Sign in to follow this  
Followers 0
luckydog

Turbo care

23 posts in this topic

I was wondering if anyone idles their engine to cool down the turbo after a hard run (cools the lubricant, good for bearings)? I've heard it extends the turbo's life. I've also heard that if you allow the engine to idle a few mins. before driving off it allows the lubricant to circulate. Both are supposed to be good for the hair dryer.

Share this post


Link to post
Share on other sites

Yeah, I give it 30 seconds to a minute or two, depending on how long and hard a run I've had.In general if I switch off and still hear the intercooler fan running, that's my signal that "oh, I didn't let it idle long enough".-Iain

Share this post


Link to post
Share on other sites

Yeah you can generally hear when the cooler fan kicks in, German Smarties said the same thing 30-60 seconds in park then cut it

Share this post


Link to post
Share on other sites

When I stop at the top of a mountain pass after a hard belt uphill, I let it run for 5 minutes......keeps the heat soak down.

As for the turbo, well it spools up and down so fast due to it's thimble-like size that the only real advantage to a really long idle is to control temperature, not to prevent the turbine bearings from running dry when the engine is cut (i.e.turbine still spinning with zero oil pressure).

Share this post


Link to post
Share on other sites

is to control temperature, not to prevent the turbine bearings from running dry when the engine is cut (i.e.turbine still spinning with zero oil pressure).

You couldn't sensibly pull a smart to a standstill in the time it takes the turbo to spool down.

It's all to do with reducing the heat of the turbo by reducing the friction, this heat will boil standing oil causing it to lose its lubricational qualities and causing burnt oil deposits in the turbo oil pipe.

It is less necessary to do it on the petrol smart as the turbo is water cooled, the diesel has a standard air cooled turbo, another reason for the oil heat exchanger.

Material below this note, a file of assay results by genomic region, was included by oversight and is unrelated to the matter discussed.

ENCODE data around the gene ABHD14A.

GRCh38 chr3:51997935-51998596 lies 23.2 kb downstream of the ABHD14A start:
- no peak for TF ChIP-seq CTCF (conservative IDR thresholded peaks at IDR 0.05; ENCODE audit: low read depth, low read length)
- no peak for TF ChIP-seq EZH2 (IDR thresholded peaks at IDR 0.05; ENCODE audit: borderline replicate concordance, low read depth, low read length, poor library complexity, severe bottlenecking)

Share this post


Link to post
Share on other sites

I was thinking there would be a lot of conducted heat in the races of the turbo bearings. Cooling the turbo (minimal exhaust) would result in less potential heat energy to be present when you turn the key off. Evil, I can see you have a lot of knowlege of the design, I just ask for a more pedestrian explanation.

Share this post


Link to post
Share on other sites

Also just as important as idling a minute to warm up AND cool off is driving easy/slowly the first ten-fifeteen minutes, not flooring it to redline in each gear as soon as your out of your driveway. Stressing a cold turbo makes them noisy really fast, they don't necessarily die right away but you can hear them spool up, different sound and much noisier on cars that are beat hard. I would never by a turbo charged car off anyone who lives on a major highway with 80+km/h speed limits, people just don't think about the damage is causes their engine to accelerate hard when it is cold.I never shut off any of turbo charged vehicles after a long climb, I just lock, run to the restroom and get back on the road. A couple minutes after a hard run is not enough, I have aftermarket guages in some cars and the temperature spikes a couple minutes after shutdown, as much as 50-75 degrees farenheit (way hotter then I ever see it when running). I also open up the hood to let them cool off faster, not so easy in the Smart though. This also saves headgaskets, I have never blown a headgasket on any of my vehicles...Greg